OCHA tells Security Council: “Syria faces its highest levels of humanitarian needs”

Briefing to the Security Council on the humanitarian situation in Syria by Ramesh Rajasingham, Director of the Coordination Division of OCHA, on behalf of Martin Griffiths, Under-Secretary-General for Humanitarian Affairs and Emergency Relief Coordinator

As prepared for delivery

Thank you, Mr. President.

Last week, the Muslim world celebrated Eid al-Adha. However, for people in Syria, the celebrations were marred by the ongoing economic crisis in which the already high prices of food and other key items have further doubled in the last year.

A recent World Bank report highlights the devastating effects of years of conflict on the well-being of Syrian households. The economy, which shrank about 1.2 percent last year, is forecast to shrink an additional 1.5 percent this year.

Nearly 13 million people – more than half the population – already face high levels of acute food insecurity.

More than 650,000 children under five show signs of stunting due to severe malnutrition, and a third of the country’s children live in food poverty, consuming only two or fewer food groups a day.

The economic crisis, along with the ongoing impacts of the conflict in Syria and the broader region, is a key reason why the Food and Agriculture Organization and the World Food Program identify Syria as a situation of high concern for worsening food insecurity over the next five years. months.

Mr. president,

While humanitarian assistance cannot reverse this crisis, it can save lives and alleviate some of the worst suffering.

However, as of mid-year, the UN humanitarian appeal remains less than 13 percent funded. This is the lowest level of funding of our ten largest country appeals globally.

We very much welcome the promises made at the Brussels Conference last month. It is vital that these are disbursed as quickly as possible. As I said at the conference, if the funding situation does not change, the impact on the people of Syria will be dire.

Although the UN and its partners have managed to provide critical assistance to some 2.7 million people across Syria each month so far this year, this is a substantial reduction from last year.

The supply of drinking water and sanitation services has been disrupted in some parts of northern Syria, increasing exposure to health risks in the hot summer months.

Health services have had to be reduced and dozens of health centers are at risk of closing in the coming weeks unless they receive additional funding.

It is welcome that last month the World Food Program (WFP) resumed deliveries of emergency food assistance after months of suspension due to funding shortfalls. But I am concerned that, at current funding levels, WFP can only help a third of the 3.1 million people who are severely food insecure.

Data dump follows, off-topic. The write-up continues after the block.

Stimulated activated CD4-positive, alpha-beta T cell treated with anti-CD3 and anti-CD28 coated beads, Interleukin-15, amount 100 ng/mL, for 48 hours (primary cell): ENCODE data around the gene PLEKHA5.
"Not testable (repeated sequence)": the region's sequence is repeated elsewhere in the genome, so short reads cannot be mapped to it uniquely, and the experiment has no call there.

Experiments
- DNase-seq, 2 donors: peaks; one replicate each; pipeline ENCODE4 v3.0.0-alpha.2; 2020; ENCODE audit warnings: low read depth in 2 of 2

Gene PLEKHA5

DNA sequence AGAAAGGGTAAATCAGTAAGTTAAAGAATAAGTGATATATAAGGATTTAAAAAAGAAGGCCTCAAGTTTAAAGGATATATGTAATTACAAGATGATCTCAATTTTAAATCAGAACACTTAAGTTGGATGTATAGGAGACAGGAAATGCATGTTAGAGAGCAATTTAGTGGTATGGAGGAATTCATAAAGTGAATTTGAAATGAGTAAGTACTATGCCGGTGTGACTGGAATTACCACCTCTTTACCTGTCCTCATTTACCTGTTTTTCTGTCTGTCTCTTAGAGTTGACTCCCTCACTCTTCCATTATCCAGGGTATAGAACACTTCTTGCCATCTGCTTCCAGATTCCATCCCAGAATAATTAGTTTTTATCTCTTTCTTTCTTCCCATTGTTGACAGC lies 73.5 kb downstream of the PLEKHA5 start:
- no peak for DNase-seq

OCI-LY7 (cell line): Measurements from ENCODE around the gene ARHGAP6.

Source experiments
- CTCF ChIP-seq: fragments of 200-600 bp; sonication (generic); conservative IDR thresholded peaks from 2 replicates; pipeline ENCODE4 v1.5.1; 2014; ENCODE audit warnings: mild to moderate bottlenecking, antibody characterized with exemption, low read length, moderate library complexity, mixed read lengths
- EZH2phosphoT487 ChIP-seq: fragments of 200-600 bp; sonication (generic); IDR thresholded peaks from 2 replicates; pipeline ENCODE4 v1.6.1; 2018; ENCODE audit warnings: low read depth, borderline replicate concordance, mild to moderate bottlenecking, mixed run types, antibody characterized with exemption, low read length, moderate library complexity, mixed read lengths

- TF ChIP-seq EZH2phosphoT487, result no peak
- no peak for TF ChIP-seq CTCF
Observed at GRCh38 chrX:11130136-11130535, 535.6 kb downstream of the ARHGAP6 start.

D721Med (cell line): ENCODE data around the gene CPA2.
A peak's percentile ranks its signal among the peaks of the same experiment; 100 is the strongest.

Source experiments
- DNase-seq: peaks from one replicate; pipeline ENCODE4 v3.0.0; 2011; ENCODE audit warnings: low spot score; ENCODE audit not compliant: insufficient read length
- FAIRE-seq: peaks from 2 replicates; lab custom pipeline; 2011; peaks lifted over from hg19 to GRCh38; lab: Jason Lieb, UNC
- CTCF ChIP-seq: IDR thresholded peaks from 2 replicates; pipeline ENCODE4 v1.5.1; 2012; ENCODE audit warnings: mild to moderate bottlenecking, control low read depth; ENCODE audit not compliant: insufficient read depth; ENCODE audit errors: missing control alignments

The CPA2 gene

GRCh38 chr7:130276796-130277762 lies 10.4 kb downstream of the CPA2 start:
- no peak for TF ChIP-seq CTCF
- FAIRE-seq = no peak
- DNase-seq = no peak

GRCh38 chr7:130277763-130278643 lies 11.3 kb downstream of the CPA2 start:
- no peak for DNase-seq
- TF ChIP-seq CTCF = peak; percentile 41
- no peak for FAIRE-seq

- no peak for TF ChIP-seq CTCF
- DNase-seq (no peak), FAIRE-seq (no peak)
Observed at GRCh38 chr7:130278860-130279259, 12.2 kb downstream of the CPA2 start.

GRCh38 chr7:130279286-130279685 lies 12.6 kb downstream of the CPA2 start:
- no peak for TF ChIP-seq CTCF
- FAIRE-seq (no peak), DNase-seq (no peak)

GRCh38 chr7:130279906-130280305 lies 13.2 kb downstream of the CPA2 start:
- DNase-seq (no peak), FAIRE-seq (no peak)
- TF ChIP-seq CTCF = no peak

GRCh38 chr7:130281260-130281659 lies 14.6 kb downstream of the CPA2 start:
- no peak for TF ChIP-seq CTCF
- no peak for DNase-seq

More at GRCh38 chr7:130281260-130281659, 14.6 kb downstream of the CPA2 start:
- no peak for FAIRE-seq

Mr. president,

As we have repeatedly stressed, making the most of limited resources requires the ability to provide assistance through all possible modalities.

The cross-border operation from Türkiye remains a lifeline for millions of people in the northwest. Last month, we were able to move 98 trucks with food, health, shelter and other critical supplies.

The availability of the Bab al-Hawa, Bab al-Salam and Al-Ra’ee crossings has also enabled more than 190 visits by UN staff to northwest Syria this year. These have been instrumental in monitoring and evaluating humanitarian projects and ensuring that aid efficiently reaches those who need it.

This includes projects such as a wastewater treatment project in Idlib implemented by UNICEF and its partners and supported by the Syrian Cross-Border Humanitarian Fund, which has enabled regular access to clean water for 250,000 people.

We welcome the consent of the Government of Syria to continue using these routes. We hope that you will extend your consent to the use of the Bab al-Hawa crossing through which most assistance flows, beyond July 13 and, indeed, as long as prevailing humanitarian needs persist.

The need for cross-line assistance deliveries is no less critical. Engagements continue in long-delayed missions to Idlib and the Ras al-Ain and Tell Abiad areas of northern Syria; and in expanding the availability of routes through the Deir ez-Zor governorate, to ensure more efficient movement of aid.

Mr. president,

Syria is facing its highest levels of humanitarian need since the start of this thirteen-year crisis, and the situation continues to deteriorate as each month passes.

The need for more conducive conditions for an efficient humanitarian response has never been greater.

This requires absolute respect for international humanitarian law, including the protection of civilians and unhindered humanitarian access.

It also requires sufficient resources so that we can continue to provide critical assistance to the millions of people who need it.

But if we are to begin to reverse the growing needs in Syria, the conditions must also include scaling up investment in early recovery efforts across the country, to help build resilience and lay the foundation for people to rebuild their lives and homes. livelihoods, and restore some resilience.

However, as we have repeatedly said, any hope of finding a lasting path out of the humanitarian crisis and towards development depends on a political solution to the conflict.

We once again join Special Envoy Pedersen’s call for all parties to fully commit to the process established in resolution 2254, and urge the Security Council and its members to support progress towards ending this crisis.

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